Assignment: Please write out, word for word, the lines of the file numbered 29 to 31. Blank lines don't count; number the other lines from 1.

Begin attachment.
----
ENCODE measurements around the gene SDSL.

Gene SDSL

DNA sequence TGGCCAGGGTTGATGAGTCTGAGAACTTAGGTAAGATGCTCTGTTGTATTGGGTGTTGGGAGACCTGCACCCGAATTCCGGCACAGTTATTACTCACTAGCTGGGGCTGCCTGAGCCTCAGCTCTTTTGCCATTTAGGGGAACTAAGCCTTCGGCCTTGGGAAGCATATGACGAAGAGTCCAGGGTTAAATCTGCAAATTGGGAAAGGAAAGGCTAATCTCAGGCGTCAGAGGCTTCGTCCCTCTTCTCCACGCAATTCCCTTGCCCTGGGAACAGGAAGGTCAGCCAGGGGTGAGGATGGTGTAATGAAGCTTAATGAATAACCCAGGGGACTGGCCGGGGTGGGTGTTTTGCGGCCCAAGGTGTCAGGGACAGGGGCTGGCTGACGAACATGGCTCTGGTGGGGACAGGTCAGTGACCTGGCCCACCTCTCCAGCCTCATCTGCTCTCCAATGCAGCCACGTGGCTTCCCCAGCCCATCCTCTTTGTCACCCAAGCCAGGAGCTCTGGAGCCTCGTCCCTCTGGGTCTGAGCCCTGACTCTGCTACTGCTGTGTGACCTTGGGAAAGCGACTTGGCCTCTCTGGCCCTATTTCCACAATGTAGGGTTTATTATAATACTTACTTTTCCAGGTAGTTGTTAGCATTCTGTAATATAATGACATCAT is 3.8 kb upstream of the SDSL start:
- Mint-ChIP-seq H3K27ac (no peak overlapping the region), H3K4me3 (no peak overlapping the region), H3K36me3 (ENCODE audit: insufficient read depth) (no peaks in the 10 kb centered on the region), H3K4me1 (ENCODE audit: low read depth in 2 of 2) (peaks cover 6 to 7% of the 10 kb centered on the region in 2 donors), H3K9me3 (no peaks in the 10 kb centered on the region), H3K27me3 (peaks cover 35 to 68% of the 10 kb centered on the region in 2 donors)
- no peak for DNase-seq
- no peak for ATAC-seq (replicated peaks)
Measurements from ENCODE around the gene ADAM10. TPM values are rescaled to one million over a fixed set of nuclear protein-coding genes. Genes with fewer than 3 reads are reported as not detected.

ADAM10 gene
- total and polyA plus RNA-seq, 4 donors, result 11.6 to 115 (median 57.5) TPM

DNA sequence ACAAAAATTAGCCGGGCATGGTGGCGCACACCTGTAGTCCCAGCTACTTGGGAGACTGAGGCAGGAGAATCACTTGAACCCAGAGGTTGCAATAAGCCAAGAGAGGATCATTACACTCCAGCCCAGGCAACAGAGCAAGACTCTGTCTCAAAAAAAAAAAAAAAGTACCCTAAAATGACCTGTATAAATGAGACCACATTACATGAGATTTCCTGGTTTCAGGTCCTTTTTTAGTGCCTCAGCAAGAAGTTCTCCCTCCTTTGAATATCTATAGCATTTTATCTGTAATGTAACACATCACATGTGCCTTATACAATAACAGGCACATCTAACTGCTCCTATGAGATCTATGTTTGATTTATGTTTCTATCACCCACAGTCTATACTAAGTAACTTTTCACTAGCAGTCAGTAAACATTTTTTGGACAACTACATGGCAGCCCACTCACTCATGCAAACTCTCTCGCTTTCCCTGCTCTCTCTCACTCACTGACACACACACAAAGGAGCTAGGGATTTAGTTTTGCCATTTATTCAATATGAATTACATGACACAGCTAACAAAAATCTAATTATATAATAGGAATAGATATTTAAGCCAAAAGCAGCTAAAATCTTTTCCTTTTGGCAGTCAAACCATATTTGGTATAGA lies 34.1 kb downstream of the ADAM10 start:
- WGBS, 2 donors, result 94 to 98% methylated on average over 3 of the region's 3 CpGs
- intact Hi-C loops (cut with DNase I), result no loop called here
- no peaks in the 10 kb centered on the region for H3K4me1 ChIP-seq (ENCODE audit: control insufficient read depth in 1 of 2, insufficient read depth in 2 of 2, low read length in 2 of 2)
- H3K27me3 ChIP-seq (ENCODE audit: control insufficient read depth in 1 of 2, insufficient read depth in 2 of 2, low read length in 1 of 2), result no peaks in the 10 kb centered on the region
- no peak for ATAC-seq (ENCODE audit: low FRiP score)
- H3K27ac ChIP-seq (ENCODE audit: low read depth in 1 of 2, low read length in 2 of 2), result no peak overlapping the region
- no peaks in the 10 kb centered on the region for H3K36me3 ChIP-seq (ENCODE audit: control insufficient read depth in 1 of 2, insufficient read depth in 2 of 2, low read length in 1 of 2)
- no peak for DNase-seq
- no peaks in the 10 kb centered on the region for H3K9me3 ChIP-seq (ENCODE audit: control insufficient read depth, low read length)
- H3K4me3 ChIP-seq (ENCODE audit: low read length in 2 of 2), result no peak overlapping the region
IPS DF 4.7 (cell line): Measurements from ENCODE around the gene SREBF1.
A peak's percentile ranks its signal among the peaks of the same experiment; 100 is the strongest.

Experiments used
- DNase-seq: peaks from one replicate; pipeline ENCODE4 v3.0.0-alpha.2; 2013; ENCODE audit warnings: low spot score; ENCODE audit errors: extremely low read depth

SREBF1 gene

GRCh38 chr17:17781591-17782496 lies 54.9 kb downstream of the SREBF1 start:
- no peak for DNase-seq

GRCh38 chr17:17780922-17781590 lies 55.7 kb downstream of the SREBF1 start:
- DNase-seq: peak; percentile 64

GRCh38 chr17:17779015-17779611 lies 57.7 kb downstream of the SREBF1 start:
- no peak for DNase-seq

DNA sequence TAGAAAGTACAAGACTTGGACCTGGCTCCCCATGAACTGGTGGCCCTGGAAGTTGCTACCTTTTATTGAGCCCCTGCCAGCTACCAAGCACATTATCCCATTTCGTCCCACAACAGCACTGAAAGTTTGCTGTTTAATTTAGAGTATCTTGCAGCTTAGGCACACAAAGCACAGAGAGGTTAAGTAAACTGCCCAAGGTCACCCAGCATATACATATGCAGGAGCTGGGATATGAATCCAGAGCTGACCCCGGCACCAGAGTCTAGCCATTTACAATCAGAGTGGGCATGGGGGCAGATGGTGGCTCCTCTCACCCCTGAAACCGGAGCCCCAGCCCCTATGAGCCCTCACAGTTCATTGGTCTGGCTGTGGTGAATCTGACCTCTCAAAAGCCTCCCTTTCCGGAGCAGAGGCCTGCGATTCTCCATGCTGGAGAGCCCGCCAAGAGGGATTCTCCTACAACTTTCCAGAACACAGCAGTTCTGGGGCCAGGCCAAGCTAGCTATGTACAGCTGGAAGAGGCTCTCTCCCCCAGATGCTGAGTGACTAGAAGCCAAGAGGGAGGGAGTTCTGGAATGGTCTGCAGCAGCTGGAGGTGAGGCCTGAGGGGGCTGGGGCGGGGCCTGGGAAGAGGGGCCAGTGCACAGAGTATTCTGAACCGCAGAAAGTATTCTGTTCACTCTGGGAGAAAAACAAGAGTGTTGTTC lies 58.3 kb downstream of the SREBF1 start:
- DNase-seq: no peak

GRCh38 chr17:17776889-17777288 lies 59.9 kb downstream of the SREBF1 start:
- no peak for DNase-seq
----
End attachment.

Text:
- DNase-seq: peak; percentile 64

GRCh38 chr17:17779015-17779611 lies 57.7 kb downstream of the SREBF1 start:
- no peak for DNase-seq